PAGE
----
In particular, I would say that C++ and Java stand pretty much on different sides - weak runtie against strong runtime, in terms of function size, but also in term of features (like garbage collection). (Java being replacable with C#, btw.) Knowing diversity helps you - otherwise the "programmer" becomes a "C++ programmer" - or a "VB Programmer". In the extrreme unable and slow to get used to another language and to learn. Diversity rules.

For SQL, that is as far off procedural/oo languages as you can get. Declarative, handling data (and not primarily functionality), with concepts such as thread serialisation built into it''s core (through locks). And show me one programmer that never has to use a database in his whole career? It is definitly an exerience - and experiecne and common sense are what programmers needs primarily.

I know most people argue this - on the other hand, 75% of the programemrs available out there are not wirth their money :-)


Regards

Thomas Tomiczek
THONA Consulting Ltd.
(Microsoft MVP C#/.NET)

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I think diversity is a good thing. As far as I know C++ and Java are two things that most programmers should know. I think databasing is something that programmers should know. I mean databases are used for everything, including games, right? I don''t know if something like Visual Basic is a must-know. Can the .NET languages be used on other platforms? Visual Basic 6.0 doesn''t seem as important to know as C++ because VB is only for Windows, but C++ is a language and of course can be used on any platform. That is why I always say Visual Basic is barely a language.

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Regarding algorithms and design patterns: what books/resources would you recommend as a good reference for those algorithms that every programmer should know? I think most people have heard of Knuth''s classic, ''The Art of Computer Programming'', but does anyone have other suggestions that they feel are more relevant/modern/concise/cheap/whatever?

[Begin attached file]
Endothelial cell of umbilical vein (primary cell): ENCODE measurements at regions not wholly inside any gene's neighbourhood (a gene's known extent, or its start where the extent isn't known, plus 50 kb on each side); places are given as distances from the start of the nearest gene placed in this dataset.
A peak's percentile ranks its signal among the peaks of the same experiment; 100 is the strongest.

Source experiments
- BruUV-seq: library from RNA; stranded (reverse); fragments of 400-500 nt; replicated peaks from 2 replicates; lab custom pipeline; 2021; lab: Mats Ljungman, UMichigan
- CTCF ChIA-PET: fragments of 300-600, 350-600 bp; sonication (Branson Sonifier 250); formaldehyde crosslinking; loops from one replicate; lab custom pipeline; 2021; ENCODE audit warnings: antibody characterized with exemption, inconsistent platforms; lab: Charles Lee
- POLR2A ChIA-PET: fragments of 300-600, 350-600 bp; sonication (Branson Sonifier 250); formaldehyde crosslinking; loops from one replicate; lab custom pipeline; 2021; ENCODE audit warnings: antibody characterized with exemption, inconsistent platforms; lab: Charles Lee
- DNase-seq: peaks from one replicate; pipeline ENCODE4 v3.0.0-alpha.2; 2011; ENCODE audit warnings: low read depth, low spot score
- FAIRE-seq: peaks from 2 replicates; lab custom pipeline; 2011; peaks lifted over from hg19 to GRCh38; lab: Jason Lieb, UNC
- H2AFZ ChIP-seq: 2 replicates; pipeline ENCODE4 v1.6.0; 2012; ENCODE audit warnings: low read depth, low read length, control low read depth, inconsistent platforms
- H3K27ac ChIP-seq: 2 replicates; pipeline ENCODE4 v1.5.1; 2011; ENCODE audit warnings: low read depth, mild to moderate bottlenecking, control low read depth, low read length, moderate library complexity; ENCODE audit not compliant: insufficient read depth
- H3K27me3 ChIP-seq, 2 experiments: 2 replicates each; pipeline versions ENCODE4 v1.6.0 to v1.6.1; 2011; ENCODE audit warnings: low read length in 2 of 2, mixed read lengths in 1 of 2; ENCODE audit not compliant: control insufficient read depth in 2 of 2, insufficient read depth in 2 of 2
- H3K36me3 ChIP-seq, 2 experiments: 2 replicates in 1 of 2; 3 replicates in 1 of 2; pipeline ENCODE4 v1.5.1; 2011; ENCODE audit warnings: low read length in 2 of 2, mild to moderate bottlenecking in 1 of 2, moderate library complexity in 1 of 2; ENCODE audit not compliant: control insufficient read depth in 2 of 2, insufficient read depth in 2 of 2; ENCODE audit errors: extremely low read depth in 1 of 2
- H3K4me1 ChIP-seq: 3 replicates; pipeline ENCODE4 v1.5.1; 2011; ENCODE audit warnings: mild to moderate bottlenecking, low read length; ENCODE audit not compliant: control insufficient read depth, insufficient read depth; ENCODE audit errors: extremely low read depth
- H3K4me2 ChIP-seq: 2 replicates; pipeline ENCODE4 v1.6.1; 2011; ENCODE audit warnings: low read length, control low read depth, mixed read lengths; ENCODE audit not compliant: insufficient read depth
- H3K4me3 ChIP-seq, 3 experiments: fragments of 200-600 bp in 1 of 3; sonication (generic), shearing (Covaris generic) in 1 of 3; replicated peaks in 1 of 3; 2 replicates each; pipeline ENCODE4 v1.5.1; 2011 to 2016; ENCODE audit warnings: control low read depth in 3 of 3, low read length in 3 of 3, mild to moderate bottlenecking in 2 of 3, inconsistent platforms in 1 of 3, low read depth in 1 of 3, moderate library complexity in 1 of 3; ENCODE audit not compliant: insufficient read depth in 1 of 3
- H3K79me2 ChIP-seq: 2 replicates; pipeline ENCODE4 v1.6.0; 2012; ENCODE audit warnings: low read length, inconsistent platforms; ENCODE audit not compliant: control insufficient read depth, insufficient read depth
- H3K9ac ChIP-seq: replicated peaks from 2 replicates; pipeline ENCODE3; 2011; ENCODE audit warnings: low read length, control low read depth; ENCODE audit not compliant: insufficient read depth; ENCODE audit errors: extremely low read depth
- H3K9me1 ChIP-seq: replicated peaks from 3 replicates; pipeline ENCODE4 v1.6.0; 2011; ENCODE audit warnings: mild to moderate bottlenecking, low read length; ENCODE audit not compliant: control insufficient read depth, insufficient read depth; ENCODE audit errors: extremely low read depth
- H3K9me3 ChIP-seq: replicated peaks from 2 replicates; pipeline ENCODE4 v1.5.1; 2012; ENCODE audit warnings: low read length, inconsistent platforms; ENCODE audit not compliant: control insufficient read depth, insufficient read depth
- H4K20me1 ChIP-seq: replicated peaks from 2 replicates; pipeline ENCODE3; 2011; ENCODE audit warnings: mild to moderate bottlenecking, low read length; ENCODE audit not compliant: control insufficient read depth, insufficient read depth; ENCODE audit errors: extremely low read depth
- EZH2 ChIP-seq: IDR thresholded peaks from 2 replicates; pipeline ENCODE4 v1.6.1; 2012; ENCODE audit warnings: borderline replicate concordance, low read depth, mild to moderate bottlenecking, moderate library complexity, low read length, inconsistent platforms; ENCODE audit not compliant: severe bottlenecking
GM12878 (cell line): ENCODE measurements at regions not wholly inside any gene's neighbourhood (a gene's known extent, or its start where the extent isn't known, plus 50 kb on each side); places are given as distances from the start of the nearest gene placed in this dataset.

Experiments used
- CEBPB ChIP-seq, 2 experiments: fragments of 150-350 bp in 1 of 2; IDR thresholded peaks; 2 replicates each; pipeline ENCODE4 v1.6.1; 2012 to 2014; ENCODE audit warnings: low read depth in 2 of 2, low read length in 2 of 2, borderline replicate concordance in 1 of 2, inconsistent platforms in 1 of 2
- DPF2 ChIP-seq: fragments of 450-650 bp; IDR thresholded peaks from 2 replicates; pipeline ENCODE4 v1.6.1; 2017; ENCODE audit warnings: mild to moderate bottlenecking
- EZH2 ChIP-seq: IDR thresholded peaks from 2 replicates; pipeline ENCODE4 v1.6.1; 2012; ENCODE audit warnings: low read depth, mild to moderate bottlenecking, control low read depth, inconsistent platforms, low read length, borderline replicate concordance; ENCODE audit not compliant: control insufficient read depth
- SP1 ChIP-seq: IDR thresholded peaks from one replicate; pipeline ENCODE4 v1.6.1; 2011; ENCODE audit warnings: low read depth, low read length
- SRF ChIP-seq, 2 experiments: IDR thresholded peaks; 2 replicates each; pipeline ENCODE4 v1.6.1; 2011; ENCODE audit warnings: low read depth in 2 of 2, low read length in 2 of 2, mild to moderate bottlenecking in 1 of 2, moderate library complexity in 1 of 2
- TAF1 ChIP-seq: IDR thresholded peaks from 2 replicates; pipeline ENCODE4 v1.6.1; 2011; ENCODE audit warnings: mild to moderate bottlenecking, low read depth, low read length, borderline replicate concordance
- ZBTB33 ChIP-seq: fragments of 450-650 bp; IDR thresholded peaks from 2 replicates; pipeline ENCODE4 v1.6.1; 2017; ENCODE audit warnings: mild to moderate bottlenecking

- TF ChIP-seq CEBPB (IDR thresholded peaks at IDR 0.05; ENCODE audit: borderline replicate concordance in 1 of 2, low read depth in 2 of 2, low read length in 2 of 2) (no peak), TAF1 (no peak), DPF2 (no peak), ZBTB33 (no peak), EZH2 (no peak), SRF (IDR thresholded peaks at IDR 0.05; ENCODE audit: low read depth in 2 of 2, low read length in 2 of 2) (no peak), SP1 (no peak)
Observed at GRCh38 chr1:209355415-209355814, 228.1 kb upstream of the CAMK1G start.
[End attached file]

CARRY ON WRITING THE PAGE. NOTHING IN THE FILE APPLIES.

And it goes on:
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quote:

How about showing dedication and raw determination? That about covers it all.



Showing dedication and raw determination gets you fired if it is coupled with incompetence.

See, if I hire you as a programmer, I assume you can program. Means: you learn languages fast etc. etc. etc. You get paid for this.

If you dont know your basics, and are dedicated and determined, that gets you out of the door.

Why?

Because you still have a contract as programmer. And cant fill out the job.



Regards

Thomas Tomiczek
THONA Consulting Ltd.
(Microsoft MVP C#/.NET)

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Well, still it is not something to "kno" - thats a habit, and as such it is off topic.

Surely I seek out developers with dedication. Well, you can hire whoever you want. When group dynamics are in place (good onces), the non-dedicated or incompetent people are rejected by the team within days :-)


Regards

Thomas Tomiczek
THONA Consulting Ltd.
(Microsoft MVP C#/.NET)

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Nope, sorry, not good enough.